male nurse sexism? L&D in the ICU

Nurses General Nursing


I have been working as an RN in critical care for two years, before this I was a Paramedic with 5 years experience delivering babies in the back of ambulances...

This information is just to get you up to speed on what happened to me...

I was returning to work a shift with patients which I had previous experience's with. One of these patients was a preganant ICU patient with pulm. and CV compromise.

Upon my arrival the PM charge nurse had decided that my assignments needed to be changed. The reason and I quote was " Male nurses have no right to be in a laboring womens room!" and out of consideration for her needs I would not have the same assignment.


First off, I had built a rapport with the patient the previous day. The patient had never requested to have female staff only. Since this was a preterm ICU patient, Labor and Delivery was present as well as the ICU RN who would facilitate managment of the critical care needs.

I am a professional. This is a career for me. It may be very true that women would PREFER a female in the room. However, why can the male OBGYN MD be present and this not cause a problem? yet a male nurse brings alarm...


PLEASE HERE ME OUT, male nurses have the same RN liceanse as any Female RN. I have had the same mother baby infant classes ,infact with my Paramedic experience I have personally delivered four children which should allow me more "points/props" towards working with this patient.

Let me be clear L&D is not my specialty nor do I want to be present during the invasive parts of a GYN exam. However, I am just as capable to perform care as any female nurse working in any specialty in the hospital. Can I relate to delivering a child, nope only if you consider a kidney stone similar to pregnancy, But i most certainly can sympathize and provided resonable accomadations for privacy and emotional support.

Is it inappropriate to feel wronged that some one would insult my professional integrity. Female Nurse's, would you not be hurt if told that you can't handle taking care of a prostate cancer patient because he was a man with an organ unfamiliar to your own body?

I made an attempt to inform this charge nurse that this was unacceptable. Ultimitely, I ended up taking this issue up with the RN manager. Who by the way is a male for 30+ years and completely agrees that this is unacceptable behavior.

How would you have handled this. Do you think Male nurses can't manage the ICU side of a laboring patient? Is there a diffrence in male doctors and male nurses, and if so why?

Thanks for your thoughts in advance and I look forward to hearing from you.

I had a male student that wanted to work in L&D when he graduated, but was told by administrative people that run the program that he would not be allowed to because he is male. When he told me this I could see the hurt and disappointment on his face. :madface: He asked me why? All I could say was it didn't make sense to me. As far as I'm concerned if you are willing and able to do the job go for it. As a "well-preserved" nurse with 32 yrs experience, nursing instructor, and former patient if you walked into my room as my nurse I wouldn't sound like the type of person that really cares about your patients and the patient in question did not request "female nurses only" so I have to agree 110% with the others that your charge nurse really screwed up this time.:yeah::bowingpur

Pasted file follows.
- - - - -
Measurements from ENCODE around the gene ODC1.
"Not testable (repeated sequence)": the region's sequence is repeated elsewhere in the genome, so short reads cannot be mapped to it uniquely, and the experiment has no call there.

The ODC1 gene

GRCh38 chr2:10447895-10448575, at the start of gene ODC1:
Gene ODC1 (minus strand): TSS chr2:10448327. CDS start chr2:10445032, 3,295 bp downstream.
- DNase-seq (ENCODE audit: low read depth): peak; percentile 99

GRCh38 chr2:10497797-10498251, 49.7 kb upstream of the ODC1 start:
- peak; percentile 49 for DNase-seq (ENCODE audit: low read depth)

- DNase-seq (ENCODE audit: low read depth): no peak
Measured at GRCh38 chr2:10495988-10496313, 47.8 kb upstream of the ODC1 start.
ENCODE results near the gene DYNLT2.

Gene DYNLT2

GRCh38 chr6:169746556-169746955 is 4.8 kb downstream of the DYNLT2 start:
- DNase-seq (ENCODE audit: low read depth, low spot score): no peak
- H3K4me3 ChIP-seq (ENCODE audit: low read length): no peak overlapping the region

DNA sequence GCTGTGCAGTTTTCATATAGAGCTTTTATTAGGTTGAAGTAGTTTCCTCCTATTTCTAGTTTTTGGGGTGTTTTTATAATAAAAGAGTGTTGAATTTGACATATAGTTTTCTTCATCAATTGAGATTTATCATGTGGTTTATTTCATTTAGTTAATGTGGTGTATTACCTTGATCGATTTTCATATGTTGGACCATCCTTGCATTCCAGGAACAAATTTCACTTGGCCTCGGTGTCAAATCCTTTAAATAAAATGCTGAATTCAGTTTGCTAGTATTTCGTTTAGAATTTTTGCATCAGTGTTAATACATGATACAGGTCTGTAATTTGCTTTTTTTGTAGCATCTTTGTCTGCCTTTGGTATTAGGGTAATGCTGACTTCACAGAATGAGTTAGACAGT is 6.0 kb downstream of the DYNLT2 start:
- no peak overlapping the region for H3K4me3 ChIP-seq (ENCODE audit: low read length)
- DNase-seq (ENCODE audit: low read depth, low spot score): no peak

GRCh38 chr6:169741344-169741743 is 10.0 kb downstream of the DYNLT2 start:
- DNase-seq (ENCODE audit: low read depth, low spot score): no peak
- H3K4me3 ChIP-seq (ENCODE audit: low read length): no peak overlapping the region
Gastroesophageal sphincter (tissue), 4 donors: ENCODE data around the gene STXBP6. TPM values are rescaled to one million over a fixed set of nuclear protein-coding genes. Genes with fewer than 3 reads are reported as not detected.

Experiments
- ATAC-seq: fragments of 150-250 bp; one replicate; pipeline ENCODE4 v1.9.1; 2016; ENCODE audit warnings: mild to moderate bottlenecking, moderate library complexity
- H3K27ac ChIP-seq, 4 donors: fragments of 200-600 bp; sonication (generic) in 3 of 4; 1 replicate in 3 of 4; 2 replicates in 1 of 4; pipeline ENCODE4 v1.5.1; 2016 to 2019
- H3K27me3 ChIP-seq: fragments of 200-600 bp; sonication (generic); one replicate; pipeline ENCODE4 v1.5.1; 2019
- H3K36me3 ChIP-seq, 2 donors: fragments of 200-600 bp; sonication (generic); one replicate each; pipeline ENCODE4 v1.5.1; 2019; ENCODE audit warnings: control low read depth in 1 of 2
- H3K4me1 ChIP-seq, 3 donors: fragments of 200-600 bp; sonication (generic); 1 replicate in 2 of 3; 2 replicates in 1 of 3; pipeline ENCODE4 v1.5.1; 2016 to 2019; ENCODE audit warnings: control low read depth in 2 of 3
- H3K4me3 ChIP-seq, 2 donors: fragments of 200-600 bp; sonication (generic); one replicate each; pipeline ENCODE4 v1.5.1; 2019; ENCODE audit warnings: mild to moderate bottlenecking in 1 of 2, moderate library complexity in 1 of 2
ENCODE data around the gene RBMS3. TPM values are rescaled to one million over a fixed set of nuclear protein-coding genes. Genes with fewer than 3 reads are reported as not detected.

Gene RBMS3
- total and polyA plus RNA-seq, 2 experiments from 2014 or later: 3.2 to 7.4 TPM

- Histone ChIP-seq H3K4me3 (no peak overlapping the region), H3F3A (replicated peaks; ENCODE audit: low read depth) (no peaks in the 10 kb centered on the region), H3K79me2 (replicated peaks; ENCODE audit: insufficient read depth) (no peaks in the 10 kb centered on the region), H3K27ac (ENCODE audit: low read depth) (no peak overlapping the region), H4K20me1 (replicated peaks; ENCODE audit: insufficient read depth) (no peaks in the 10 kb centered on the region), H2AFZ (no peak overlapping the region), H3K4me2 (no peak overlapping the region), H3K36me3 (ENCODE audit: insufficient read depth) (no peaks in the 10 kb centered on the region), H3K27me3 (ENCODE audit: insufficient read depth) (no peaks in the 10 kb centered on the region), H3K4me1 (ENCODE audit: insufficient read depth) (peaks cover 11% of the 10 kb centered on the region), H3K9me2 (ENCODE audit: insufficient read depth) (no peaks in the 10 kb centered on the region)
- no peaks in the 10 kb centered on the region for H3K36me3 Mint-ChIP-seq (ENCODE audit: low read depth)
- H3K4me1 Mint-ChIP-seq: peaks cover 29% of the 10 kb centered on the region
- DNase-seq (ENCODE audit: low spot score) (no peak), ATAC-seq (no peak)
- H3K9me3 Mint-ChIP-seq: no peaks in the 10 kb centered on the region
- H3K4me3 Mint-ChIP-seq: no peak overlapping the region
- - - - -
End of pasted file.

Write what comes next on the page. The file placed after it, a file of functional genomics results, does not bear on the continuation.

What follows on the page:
:bugeyes:I agree with everything you say. If a male MD can care for a pt, why not a male nurse?????

Specializes in Urgent Care.

In any profession or industry, times and standards change. Some people come into the new thinking / procedures / standards willingly, some reluctantly, and others are dragged kicking and screaming into the new world. Eventually everyone comes, even if they don't agree. Because, like the tides, time marches on.

Racism, sexism, and other forms of discrimination are fading, but we must all help to drag those last few people into current thinking, no matter how much they kick and scream. FORCE IT DOWN THEIR THROATS!

Go to HR, follow up, make sure that someone with authority has corrected this manager.

Specializes in EMS, ER, GI, PCU/Telemetry.

i'm sorry that happened to you.

it definately sounds descriminatory.

if the patient did not want a male nurse, she could have said so.

as for this pregnant momma, i'd welcome a male or female nurse into my delivery room. doesn't make a difference to me. my OB is is a male professional, and a male nurse is also a male profressional.


As the current Director of Maternal Child Health in an acute care hospital I can tell you I would hire a male new grad in a heartbeat if I thought he was committed to women, infants, and children. In addition to truly wanting to learn 4 specialities in one unit (that's the way it is here).

I have worked on the flip side when I was on a new critical care transport team and it was a RN/medic team. I was one of only 2 women in large EMS department. Initially the medics (all men) did not want to be assigned to the "skirt truck" It didn't take long until they were convinced that having a woman partner was not such a bad deal after all!